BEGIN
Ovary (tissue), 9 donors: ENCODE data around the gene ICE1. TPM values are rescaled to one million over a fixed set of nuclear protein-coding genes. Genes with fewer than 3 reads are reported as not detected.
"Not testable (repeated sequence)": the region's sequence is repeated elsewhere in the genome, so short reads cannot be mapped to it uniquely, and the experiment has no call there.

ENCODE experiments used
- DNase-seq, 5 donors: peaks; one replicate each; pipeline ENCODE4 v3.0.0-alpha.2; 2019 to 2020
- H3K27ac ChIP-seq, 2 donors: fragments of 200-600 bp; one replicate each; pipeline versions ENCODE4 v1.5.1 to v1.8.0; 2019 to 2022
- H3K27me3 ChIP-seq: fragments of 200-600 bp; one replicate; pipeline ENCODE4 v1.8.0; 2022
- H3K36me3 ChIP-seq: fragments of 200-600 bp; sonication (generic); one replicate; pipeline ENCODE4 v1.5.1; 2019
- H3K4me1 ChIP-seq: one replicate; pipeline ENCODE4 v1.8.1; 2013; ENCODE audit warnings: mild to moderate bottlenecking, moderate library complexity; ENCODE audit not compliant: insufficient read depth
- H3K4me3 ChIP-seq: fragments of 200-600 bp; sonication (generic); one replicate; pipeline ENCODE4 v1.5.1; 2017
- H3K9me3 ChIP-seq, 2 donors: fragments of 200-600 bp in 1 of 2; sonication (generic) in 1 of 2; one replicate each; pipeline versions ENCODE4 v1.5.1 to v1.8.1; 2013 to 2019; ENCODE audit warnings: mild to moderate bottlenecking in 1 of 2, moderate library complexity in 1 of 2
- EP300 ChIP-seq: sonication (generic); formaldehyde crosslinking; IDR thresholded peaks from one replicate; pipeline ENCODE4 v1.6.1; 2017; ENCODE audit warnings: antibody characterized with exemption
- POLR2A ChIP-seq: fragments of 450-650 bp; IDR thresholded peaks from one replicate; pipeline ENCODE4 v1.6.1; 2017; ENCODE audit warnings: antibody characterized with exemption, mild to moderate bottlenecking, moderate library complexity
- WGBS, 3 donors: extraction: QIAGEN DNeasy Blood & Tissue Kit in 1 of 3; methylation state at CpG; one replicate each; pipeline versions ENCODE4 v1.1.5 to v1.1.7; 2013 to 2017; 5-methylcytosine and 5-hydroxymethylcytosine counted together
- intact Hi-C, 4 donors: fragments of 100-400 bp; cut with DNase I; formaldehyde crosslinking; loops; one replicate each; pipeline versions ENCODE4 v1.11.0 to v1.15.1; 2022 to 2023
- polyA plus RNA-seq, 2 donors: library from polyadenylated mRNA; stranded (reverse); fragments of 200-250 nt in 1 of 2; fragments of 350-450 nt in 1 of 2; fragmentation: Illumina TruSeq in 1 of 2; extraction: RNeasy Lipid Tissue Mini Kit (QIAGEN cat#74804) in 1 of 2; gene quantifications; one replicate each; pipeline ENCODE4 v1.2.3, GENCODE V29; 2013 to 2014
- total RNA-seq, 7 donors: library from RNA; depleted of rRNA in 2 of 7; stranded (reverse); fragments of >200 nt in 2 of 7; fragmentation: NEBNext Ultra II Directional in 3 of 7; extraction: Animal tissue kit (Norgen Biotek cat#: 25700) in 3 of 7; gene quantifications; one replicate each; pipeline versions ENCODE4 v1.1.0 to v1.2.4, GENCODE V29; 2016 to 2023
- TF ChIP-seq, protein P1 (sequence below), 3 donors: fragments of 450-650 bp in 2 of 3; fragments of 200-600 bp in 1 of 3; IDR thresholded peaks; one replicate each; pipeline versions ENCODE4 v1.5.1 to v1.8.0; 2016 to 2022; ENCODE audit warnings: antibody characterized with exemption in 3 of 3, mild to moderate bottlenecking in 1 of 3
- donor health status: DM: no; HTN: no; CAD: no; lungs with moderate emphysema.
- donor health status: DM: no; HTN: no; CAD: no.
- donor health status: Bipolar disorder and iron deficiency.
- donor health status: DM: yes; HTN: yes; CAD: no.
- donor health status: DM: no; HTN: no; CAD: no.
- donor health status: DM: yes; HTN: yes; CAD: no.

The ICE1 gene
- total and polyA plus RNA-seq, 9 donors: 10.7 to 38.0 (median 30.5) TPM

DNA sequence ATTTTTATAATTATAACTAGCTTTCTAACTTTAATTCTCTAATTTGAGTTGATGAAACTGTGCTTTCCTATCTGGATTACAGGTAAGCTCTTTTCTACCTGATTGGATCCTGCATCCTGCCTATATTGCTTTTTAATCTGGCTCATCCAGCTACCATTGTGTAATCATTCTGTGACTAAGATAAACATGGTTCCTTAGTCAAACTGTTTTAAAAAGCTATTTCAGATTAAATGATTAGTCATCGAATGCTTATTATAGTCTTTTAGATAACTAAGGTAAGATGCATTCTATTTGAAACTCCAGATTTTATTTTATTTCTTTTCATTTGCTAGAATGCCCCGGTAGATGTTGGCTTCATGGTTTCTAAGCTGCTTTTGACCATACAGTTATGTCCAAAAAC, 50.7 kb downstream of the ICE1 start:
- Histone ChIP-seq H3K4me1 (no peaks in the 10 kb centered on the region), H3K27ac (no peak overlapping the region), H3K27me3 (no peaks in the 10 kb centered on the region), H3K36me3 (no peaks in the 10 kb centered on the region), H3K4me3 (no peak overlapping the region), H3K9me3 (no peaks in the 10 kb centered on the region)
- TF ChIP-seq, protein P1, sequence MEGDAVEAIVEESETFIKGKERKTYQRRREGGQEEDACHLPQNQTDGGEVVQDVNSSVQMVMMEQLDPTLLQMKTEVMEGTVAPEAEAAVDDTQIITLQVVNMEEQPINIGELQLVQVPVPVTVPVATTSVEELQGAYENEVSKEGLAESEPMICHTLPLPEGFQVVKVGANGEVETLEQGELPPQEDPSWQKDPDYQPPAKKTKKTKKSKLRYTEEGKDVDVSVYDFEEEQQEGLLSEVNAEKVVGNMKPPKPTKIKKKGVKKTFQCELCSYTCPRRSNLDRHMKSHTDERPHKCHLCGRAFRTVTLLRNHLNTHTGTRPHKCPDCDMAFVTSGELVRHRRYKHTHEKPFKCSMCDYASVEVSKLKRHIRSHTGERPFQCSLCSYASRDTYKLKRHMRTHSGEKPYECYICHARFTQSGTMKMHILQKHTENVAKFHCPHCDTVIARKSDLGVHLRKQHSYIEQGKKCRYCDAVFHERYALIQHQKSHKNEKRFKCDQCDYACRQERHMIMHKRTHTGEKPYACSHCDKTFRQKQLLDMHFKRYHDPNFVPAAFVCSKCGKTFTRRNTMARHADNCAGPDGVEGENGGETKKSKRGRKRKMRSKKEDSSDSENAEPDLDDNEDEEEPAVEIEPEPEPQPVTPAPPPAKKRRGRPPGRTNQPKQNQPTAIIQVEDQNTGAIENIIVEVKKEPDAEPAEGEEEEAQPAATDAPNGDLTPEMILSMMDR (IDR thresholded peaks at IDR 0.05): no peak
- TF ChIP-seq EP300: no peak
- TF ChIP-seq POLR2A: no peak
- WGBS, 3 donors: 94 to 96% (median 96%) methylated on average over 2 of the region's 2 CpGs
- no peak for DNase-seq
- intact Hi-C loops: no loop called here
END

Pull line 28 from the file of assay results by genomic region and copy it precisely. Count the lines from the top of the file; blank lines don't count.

- TF ChIP-seq, protein P1, sequence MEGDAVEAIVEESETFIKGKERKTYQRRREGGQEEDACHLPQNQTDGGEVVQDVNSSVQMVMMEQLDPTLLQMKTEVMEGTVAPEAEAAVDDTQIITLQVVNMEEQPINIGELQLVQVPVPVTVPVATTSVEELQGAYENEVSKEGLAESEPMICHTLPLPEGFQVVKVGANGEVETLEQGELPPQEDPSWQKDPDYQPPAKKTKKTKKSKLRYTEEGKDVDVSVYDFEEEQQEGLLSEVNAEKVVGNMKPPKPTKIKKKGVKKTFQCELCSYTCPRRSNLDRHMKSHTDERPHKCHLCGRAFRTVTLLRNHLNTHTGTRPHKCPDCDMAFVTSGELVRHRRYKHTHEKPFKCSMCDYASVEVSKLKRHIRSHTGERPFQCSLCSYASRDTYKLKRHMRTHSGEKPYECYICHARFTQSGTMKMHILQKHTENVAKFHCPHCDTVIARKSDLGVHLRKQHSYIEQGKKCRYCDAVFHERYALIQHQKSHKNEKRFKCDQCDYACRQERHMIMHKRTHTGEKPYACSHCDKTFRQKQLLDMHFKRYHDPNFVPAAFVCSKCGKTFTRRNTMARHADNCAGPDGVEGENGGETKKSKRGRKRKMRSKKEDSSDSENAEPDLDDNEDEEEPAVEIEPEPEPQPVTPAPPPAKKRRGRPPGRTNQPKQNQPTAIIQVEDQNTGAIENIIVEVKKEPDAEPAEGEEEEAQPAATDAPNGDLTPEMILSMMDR (IDR thresholded peaks at IDR 0.05): no peak